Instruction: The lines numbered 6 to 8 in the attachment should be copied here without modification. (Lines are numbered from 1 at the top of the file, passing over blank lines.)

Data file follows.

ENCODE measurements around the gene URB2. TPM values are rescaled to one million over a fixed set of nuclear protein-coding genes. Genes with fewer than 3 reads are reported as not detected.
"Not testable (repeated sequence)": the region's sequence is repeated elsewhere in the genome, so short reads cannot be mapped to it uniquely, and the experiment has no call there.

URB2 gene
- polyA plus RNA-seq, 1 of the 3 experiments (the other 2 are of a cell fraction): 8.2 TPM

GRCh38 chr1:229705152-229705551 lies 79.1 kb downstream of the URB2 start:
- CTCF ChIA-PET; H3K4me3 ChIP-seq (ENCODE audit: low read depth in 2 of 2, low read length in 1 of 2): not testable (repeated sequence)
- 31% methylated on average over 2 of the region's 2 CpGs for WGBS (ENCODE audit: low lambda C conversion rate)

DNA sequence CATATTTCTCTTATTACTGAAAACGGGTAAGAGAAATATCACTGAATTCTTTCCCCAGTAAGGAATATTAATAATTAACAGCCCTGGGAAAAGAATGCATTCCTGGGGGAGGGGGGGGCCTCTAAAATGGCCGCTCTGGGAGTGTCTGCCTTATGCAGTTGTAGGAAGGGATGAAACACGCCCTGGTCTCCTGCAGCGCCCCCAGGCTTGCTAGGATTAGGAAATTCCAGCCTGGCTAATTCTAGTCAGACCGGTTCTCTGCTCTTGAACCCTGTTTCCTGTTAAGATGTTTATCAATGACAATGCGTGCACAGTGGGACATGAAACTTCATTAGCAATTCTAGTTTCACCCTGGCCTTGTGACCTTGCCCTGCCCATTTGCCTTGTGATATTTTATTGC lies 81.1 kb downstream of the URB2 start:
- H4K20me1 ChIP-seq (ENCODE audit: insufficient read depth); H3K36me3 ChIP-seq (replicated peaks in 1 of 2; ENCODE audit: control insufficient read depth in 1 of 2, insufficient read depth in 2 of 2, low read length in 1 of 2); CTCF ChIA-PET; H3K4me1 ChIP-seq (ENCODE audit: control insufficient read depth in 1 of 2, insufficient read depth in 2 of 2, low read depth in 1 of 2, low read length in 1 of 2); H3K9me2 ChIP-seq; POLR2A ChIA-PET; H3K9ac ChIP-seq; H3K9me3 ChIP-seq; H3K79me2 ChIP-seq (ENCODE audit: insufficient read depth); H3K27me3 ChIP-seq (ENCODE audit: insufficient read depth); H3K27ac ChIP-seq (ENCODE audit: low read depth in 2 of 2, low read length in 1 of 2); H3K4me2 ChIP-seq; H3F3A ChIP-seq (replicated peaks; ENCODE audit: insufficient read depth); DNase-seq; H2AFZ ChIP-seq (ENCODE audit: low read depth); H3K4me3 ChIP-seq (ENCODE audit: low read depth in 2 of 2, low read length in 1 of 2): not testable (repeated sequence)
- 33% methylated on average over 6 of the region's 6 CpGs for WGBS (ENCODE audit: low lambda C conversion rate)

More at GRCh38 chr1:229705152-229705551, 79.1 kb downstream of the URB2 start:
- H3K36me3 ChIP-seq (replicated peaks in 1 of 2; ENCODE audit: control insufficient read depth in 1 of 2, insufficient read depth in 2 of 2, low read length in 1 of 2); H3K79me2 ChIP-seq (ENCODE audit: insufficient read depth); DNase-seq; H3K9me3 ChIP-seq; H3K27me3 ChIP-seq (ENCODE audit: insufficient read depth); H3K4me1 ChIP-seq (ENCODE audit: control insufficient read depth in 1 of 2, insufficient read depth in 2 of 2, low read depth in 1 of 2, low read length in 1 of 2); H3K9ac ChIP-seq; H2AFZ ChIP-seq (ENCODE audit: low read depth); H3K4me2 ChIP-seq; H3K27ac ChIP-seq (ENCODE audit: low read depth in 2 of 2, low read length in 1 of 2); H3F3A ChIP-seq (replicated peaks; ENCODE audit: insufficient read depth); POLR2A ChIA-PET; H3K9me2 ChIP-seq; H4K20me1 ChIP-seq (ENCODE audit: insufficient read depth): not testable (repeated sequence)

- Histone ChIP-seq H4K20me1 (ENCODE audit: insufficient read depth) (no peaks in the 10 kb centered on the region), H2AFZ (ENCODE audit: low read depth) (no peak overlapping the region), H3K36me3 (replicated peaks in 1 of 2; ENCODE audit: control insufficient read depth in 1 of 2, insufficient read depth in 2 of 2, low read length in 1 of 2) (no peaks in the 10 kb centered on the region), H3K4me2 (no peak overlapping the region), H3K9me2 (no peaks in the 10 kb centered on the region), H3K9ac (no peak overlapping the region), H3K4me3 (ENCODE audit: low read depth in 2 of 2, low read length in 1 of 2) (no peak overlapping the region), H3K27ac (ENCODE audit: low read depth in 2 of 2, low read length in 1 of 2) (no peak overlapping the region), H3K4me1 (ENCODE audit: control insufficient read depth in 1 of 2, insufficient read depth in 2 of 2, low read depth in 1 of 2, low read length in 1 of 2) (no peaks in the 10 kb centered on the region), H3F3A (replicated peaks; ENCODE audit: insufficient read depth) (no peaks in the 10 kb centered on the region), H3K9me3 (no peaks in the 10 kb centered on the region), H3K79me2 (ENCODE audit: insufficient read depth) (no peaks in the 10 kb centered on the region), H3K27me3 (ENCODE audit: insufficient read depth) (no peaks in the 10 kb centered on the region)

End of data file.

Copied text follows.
- CTCF ChIA-PET; H3K4me3 ChIP-seq (ENCODE audit: low read depth in 2 of 2, low read length in 1 of 2): not testable (repeated sequence)
- 31% methylated on average over 2 of the region's 2 CpGs for WGBS (ENCODE audit: low lambda C conversion rate)

DNA sequence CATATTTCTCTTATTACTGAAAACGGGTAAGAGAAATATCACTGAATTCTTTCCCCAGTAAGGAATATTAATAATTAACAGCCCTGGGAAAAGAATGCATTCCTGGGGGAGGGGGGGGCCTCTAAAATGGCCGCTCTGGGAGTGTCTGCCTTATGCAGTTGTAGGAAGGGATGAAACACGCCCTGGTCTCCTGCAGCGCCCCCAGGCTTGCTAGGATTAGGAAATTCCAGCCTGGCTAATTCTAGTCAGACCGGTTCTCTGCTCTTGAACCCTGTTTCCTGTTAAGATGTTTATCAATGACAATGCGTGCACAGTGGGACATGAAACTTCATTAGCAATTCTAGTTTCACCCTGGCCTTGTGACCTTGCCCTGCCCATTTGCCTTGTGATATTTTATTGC lies 81.1 kb downstream of the URB2 start: